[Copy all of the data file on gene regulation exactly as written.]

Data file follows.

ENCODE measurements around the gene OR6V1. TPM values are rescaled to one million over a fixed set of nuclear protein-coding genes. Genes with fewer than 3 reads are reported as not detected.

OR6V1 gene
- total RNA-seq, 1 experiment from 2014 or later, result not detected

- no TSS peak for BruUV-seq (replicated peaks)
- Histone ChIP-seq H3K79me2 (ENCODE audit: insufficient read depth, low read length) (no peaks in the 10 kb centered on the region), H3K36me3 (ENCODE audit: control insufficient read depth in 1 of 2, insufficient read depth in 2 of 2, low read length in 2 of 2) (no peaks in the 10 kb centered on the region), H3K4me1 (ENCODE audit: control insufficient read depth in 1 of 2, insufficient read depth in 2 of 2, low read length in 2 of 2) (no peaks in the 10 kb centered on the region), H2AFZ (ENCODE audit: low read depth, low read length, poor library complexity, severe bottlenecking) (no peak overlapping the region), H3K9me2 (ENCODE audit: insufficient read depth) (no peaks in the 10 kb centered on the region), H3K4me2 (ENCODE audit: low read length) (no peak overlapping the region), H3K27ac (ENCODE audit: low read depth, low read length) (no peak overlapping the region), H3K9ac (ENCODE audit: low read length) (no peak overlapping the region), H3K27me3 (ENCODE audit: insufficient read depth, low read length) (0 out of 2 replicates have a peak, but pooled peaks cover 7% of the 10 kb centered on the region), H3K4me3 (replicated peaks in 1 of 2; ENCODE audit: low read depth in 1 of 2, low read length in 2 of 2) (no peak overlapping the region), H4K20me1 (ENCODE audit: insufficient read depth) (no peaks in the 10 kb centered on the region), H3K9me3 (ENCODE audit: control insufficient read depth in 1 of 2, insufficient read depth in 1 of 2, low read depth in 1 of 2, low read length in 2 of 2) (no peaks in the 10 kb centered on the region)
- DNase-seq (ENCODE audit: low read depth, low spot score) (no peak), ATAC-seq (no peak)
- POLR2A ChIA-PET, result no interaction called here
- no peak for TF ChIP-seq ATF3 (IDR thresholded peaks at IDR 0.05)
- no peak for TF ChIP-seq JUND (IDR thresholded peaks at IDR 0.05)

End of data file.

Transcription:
ENCODE measurements around the gene OR6V1. TPM values are rescaled to one million over a fixed set of nuclear protein-coding genes. Genes with fewer than 3 reads are reported as not detected.

OR6V1 gene
- total RNA-seq, 1 experiment from 2014 or later, result not detected

- no TSS peak for BruUV-seq (replicated peaks)
- Histone ChIP-seq H3K79me2 (ENCODE audit: insufficient read depth, low read length) (no peaks in the 10 kb centered on the region), H3K36me3 (ENCODE audit: control insufficient read depth in 1 of 2, insufficient read depth in 2 of 2, low read length in 2 of 2) (no peaks in the 10 kb centered on the region), H3K4me1 (ENCODE audit: control insufficient read depth in 1 of 2, insufficient read depth in 2 of 2, low read length in 2 of 2) (no peaks in the 10 kb centered on the region), H2AFZ (ENCODE audit: low read depth, low read length, poor library complexity, severe bottlenecking) (no peak overlapping the region), H3K9me2 (ENCODE audit: insufficient read depth) (no peaks in the 10 kb centered on the region), H3K4me2 (ENCODE audit: low read length) (no peak overlapping the region), H3K27ac (ENCODE audit: low read depth, low read length) (no peak overlapping the region), H3K9ac (ENCODE audit: low read length) (no peak overlapping the region), H3K27me3 (ENCODE audit: insufficient read depth, low read length) (0 out of 2 replicates have a peak, but pooled peaks cover 7% of the 10 kb centered on the region), H3K4me3 (replicated peaks in 1 of 2; ENCODE audit: low read depth in 1 of 2, low read length in 2 of 2) (no peak overlapping the region), H4K20me1 (ENCODE audit: insufficient read depth) (no peaks in the 10 kb centered on the region), H3K9me3 (ENCODE audit: control insufficient read depth in 1 of 2, insufficient read depth in 1 of 2, low read depth in 1 of 2, low read length in 2 of 2) (no peaks in the 10 kb centered on the region)
- DNase-seq (ENCODE audit: low read depth, low spot score) (no peak), ATAC-seq (no peak)
- POLR2A ChIA-PET, result no interaction called here
- no peak for TF ChIP-seq ATF3 (IDR thresholded peaks at IDR 0.05)
- no peak for TF ChIP-seq JUND (IDR thresholded peaks at IDR 0.05)